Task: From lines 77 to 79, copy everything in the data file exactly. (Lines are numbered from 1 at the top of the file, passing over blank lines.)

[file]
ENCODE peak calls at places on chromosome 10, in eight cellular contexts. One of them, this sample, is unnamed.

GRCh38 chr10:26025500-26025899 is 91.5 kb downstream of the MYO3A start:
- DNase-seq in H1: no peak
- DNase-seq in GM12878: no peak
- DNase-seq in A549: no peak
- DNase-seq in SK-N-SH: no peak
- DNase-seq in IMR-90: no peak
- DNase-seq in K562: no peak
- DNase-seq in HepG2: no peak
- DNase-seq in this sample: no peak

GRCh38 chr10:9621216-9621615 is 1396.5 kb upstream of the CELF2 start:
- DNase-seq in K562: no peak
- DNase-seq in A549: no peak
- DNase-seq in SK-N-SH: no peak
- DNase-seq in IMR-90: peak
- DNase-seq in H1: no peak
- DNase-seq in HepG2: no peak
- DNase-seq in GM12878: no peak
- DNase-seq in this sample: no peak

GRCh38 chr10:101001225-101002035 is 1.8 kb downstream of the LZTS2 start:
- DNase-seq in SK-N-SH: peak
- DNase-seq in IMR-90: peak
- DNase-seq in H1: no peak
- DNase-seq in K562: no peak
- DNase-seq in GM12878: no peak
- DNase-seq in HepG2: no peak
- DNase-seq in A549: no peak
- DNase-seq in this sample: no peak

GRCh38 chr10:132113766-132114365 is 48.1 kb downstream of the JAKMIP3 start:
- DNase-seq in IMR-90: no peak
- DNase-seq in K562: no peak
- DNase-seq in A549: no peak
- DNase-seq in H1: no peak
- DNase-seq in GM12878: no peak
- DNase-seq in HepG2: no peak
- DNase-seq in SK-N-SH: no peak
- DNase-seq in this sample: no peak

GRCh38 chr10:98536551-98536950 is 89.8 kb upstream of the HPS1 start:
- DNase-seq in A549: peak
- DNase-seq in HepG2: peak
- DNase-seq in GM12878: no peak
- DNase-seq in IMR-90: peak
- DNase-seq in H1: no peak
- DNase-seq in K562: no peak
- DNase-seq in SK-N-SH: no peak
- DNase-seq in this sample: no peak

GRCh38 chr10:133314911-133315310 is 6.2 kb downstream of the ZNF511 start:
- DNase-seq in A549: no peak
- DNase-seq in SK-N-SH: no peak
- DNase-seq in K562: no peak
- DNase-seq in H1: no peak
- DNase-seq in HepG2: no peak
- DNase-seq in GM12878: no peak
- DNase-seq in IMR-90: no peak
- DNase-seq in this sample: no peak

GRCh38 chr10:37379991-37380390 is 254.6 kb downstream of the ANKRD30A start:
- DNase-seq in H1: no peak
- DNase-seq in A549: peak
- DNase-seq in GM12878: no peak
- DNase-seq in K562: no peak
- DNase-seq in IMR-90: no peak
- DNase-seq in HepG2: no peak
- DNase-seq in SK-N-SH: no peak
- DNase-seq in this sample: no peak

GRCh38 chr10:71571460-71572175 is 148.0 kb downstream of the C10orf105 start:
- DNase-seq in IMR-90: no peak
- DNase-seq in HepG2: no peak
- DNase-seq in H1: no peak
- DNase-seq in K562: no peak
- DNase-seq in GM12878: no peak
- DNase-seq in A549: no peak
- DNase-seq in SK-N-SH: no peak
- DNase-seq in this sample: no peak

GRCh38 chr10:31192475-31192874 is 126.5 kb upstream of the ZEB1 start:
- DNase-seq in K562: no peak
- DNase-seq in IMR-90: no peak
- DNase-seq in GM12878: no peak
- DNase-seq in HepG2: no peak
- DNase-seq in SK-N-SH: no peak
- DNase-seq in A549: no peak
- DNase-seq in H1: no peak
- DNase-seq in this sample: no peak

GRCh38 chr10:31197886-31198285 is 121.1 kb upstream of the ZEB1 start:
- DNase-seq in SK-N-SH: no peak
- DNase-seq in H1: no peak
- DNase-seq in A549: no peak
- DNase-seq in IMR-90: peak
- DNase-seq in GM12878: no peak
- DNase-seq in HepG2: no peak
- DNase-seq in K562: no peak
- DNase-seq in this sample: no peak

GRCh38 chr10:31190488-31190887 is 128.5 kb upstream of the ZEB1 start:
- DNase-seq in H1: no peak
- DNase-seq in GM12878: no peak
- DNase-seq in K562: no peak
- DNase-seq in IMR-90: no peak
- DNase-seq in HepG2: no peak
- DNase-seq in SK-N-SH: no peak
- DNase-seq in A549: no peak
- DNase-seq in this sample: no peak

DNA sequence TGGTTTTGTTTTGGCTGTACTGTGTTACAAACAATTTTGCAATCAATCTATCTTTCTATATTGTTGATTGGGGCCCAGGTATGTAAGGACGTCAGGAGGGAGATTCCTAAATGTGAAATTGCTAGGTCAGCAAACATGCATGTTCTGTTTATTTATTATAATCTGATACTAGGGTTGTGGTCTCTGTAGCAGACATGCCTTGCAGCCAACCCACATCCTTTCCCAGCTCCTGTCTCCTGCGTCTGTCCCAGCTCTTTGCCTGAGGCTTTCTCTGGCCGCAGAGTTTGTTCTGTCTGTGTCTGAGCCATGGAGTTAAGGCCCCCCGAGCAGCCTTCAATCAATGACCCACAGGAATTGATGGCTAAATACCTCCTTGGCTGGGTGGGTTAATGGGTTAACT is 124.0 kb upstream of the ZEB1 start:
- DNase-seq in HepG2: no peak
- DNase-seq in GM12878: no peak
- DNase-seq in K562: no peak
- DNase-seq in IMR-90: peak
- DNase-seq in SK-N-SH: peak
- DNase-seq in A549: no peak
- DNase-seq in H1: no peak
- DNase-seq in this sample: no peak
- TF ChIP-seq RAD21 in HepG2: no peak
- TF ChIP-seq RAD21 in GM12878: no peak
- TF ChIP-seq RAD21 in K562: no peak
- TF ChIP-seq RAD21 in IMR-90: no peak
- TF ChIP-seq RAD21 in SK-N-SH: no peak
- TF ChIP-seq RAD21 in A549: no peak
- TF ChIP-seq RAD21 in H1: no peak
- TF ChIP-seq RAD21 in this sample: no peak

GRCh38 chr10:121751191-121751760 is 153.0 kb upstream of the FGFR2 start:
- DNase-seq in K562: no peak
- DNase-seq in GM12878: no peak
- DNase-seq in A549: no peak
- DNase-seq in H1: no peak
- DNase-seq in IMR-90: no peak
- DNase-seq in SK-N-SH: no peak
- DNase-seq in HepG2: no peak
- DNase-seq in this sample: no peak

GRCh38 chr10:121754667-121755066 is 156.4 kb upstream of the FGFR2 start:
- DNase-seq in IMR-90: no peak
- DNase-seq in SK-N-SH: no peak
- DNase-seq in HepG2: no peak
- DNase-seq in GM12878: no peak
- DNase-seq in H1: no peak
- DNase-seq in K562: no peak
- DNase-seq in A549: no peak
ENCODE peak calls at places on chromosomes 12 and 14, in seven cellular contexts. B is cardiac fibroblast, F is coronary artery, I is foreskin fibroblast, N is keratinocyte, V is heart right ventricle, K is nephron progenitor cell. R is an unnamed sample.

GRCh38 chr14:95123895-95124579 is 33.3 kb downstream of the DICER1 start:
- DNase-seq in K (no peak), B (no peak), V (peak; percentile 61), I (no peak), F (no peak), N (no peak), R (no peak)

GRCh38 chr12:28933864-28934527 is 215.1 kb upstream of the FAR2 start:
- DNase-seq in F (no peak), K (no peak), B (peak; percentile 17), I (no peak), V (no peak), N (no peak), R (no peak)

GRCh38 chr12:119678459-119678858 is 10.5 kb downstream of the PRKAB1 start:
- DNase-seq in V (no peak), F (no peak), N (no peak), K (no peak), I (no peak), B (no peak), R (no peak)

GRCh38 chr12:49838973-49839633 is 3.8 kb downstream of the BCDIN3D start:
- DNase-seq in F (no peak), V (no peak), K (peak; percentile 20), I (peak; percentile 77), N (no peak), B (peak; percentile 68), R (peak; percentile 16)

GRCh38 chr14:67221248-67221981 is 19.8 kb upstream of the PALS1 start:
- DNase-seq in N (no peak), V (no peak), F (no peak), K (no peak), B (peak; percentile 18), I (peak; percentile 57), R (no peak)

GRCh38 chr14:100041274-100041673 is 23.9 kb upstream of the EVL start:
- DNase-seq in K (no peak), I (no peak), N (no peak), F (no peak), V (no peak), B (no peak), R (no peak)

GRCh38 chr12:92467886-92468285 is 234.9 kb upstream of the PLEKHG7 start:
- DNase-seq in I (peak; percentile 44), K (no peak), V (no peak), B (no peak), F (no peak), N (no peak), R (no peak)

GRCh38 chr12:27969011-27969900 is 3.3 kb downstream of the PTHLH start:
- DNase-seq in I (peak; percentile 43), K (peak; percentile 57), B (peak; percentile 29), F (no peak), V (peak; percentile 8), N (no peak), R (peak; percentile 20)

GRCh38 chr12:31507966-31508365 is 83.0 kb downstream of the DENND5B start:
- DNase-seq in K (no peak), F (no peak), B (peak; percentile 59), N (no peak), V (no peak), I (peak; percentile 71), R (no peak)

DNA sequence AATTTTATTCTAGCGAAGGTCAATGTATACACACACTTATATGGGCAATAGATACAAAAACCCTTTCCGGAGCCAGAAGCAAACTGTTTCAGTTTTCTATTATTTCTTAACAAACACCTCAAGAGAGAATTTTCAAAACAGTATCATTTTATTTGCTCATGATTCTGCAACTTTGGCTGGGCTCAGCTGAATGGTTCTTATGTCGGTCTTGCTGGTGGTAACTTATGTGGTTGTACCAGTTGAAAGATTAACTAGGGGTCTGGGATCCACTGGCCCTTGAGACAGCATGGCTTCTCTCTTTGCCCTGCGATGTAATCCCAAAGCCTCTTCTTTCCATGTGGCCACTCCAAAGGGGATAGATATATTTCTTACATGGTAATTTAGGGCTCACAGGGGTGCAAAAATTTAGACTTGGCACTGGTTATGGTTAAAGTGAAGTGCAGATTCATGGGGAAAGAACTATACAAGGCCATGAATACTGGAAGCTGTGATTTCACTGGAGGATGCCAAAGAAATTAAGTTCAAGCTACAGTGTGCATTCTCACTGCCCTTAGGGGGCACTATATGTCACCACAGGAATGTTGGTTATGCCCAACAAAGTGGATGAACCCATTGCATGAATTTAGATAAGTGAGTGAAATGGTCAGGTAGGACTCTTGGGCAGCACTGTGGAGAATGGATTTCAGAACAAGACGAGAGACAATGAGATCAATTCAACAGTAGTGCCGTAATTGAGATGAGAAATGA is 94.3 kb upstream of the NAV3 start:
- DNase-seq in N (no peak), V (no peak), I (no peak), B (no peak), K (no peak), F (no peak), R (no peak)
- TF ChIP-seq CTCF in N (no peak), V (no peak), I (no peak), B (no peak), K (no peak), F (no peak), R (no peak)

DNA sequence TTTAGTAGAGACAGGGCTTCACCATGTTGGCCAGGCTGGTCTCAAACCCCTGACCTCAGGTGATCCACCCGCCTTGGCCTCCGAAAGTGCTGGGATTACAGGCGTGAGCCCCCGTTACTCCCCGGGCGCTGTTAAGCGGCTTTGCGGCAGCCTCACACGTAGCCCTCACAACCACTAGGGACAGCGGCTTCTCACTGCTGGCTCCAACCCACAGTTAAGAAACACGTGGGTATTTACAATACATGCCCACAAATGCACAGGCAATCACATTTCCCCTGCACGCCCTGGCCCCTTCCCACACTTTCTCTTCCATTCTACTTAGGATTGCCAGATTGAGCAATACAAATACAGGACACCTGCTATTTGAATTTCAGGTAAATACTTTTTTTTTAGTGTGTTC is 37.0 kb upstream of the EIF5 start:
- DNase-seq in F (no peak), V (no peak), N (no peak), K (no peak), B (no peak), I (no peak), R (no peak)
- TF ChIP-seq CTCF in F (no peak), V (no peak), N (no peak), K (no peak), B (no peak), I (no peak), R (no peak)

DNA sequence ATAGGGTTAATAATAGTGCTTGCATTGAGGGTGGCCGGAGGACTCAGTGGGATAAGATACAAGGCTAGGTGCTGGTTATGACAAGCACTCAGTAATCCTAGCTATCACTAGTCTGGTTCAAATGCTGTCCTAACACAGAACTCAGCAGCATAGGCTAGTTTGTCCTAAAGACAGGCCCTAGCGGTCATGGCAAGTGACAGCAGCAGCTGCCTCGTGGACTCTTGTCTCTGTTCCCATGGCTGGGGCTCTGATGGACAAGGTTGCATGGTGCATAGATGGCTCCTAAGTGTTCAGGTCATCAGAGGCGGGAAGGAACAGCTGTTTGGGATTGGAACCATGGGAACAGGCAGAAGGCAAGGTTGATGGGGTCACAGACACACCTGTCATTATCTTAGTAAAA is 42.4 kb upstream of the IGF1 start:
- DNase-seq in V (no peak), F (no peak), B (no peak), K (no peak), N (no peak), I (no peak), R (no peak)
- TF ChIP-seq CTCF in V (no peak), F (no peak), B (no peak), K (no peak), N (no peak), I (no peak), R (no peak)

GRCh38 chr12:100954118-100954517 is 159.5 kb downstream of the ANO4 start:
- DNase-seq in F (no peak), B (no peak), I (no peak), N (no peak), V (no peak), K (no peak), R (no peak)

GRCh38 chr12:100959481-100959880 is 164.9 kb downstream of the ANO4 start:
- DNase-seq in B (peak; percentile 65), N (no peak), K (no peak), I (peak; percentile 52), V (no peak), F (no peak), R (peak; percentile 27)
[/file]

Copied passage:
- DNase-seq in GM12878: no peak
- DNase-seq in HepG2: no peak
- DNase-seq in SK-N-SH: no peak